Perhaps companies are hoping that direct to consumer (DTC) ads will enable these conversations, but that’s a risk healthcare marketers can’t afford to take. Regardless of age, patients want to have enlightened discussions with their doctors. Healthcare marketers need to go beyond DTC ads and equip HCPs to answer increasingly educated questions from patients who are learning about new therapies in the media.

Meanwhile, healthcare marketers need to rethink their launch strategies. For many years, launches have been focused on getting HCPs to consider and possibly prescribe a new product. Today it’s all about science and knowledge because patients want to be informed, not simply told, “We’re going to try something new.” News about healthcare innovation is widely disseminated on the internet. Patients now look to HCPs to help them evaluate the optimum treatment with a discussion about efficacy. Not to mention that patients involved in determining the course of their treatments are much more likely to be compliant.

Sources for and access to information are undergoing a radical change.

While Boomers grew up with parents who more than likely subscribed to the “doctor as god” conceit, as a group, they are much more knowledgeable than their parents and want to be part of the treatment paradigm.

At the other end of the spectrum, Millennials are aware of innovation in healthcare, but unlike previous generations, their approach to healthcare is more holistic and less disease-focused. They want to be part of the solution and to learn all they can about day-to-day health. They will do their own research and expect transparent conversations with healthcare providers.

Despite the significant investment most pharma companies make on DTC ads, patients are savvy enough to know that “ask your doctor” puts them right back to square one: there is no information in these ads. Plus, ad blockers allow viewers to “opt out” of allowing commercials to interrupt their viewing. A growing number of viewers are “cutting the cord” and using over-the-top (OTT) media rather than networks, making the effectiveness of DTC ads and the attendant investment questionable.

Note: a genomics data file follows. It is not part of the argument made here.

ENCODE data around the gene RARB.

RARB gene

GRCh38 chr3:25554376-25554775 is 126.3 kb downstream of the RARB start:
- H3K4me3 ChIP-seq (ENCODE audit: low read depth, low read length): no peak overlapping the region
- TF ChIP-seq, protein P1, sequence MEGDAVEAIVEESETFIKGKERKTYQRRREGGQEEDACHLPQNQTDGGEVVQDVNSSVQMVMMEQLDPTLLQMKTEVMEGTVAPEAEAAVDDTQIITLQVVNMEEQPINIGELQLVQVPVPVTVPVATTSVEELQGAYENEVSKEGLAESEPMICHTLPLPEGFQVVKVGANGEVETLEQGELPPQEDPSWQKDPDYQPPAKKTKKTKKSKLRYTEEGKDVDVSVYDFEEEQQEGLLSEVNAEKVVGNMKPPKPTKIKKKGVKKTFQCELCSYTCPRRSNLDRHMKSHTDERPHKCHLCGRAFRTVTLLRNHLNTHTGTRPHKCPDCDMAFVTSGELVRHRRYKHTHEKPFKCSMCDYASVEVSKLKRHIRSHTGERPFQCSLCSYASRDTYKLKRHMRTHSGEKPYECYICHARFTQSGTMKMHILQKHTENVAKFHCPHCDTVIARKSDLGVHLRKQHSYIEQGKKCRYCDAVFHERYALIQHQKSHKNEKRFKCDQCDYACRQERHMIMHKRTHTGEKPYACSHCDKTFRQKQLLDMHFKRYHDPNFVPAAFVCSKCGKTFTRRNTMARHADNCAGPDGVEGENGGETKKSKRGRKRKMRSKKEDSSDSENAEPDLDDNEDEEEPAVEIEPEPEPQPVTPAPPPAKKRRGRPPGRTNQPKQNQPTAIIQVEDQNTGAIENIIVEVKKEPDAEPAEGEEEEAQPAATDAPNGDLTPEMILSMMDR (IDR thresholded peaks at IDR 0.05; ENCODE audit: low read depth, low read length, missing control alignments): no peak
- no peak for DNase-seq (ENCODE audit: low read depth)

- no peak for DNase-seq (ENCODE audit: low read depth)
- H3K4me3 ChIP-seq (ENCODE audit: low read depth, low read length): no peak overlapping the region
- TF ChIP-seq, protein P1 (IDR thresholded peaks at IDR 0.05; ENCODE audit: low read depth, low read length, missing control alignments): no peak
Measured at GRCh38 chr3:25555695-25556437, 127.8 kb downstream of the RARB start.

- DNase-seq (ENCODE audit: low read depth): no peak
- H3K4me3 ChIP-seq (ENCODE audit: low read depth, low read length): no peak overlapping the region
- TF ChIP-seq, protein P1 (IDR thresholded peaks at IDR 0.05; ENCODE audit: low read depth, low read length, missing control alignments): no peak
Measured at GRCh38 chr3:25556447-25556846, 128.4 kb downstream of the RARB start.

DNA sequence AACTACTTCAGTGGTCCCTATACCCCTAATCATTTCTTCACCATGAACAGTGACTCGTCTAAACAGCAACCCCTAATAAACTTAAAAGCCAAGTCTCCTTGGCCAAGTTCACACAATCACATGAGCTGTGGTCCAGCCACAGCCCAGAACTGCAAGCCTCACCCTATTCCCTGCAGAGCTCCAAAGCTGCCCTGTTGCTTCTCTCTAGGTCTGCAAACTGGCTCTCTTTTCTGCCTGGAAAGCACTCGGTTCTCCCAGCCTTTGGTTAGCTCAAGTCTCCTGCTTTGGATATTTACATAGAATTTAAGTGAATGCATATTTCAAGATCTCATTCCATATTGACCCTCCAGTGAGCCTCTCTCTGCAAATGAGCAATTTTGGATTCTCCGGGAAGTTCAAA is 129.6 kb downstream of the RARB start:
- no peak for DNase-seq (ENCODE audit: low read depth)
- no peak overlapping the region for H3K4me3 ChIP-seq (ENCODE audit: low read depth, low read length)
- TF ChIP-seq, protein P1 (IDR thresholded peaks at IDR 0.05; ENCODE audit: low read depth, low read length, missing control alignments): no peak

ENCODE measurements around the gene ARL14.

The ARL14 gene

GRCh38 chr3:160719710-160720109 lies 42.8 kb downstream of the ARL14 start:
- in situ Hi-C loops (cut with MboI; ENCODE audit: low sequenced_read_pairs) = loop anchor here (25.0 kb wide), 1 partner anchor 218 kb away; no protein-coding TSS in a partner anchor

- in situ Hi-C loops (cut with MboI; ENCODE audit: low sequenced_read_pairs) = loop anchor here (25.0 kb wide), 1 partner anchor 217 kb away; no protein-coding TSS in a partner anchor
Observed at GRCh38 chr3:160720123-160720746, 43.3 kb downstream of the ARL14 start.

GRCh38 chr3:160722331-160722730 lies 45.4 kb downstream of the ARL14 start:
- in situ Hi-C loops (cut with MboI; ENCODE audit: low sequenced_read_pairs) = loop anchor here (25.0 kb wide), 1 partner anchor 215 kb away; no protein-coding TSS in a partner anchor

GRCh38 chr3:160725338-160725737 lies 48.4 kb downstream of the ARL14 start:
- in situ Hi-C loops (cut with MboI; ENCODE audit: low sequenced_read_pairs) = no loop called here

Medical meetings are part of the solution

How can HCPs determine what it is they need to get from medical meetings? And how can healthcare marketers prepare to meet those needs?An astounding number of patients—up to 87%, according to WEGO Health—share healthcare information on social media. The same number, surprisingly, are likely to ask their HCPs about the information they learn on pharma internet sites. As both industry and practitioners begin to realize that the patient perspective is out there—they just need to know where to look—healthcare marketing, and by extension, healthcare exhibiting, can better serve the needs and demands of the patient.

While pharma companies still struggle with regulatory concerns about what can and cannot be posted on social media, patients are having their own conversations, and those conversations can help direct marketing efforts. There are groups on Facebook—the top platform for sharing health information–supporting people with almost every diagnosed disease; yes, most of these groups are closed, but the only barriers to joining are those meant to weed out trolls. WEGO Health found that 91% of patients agree that online communities play a role in their health decisions.

Patient conversations are not going away; they are getting more sophisticated. Medical meetings are the perfect place for HCPs to prepare for patient conversations and questions. Savvy healthcare exhibitors are building marketing platforms for supplying that knowledge.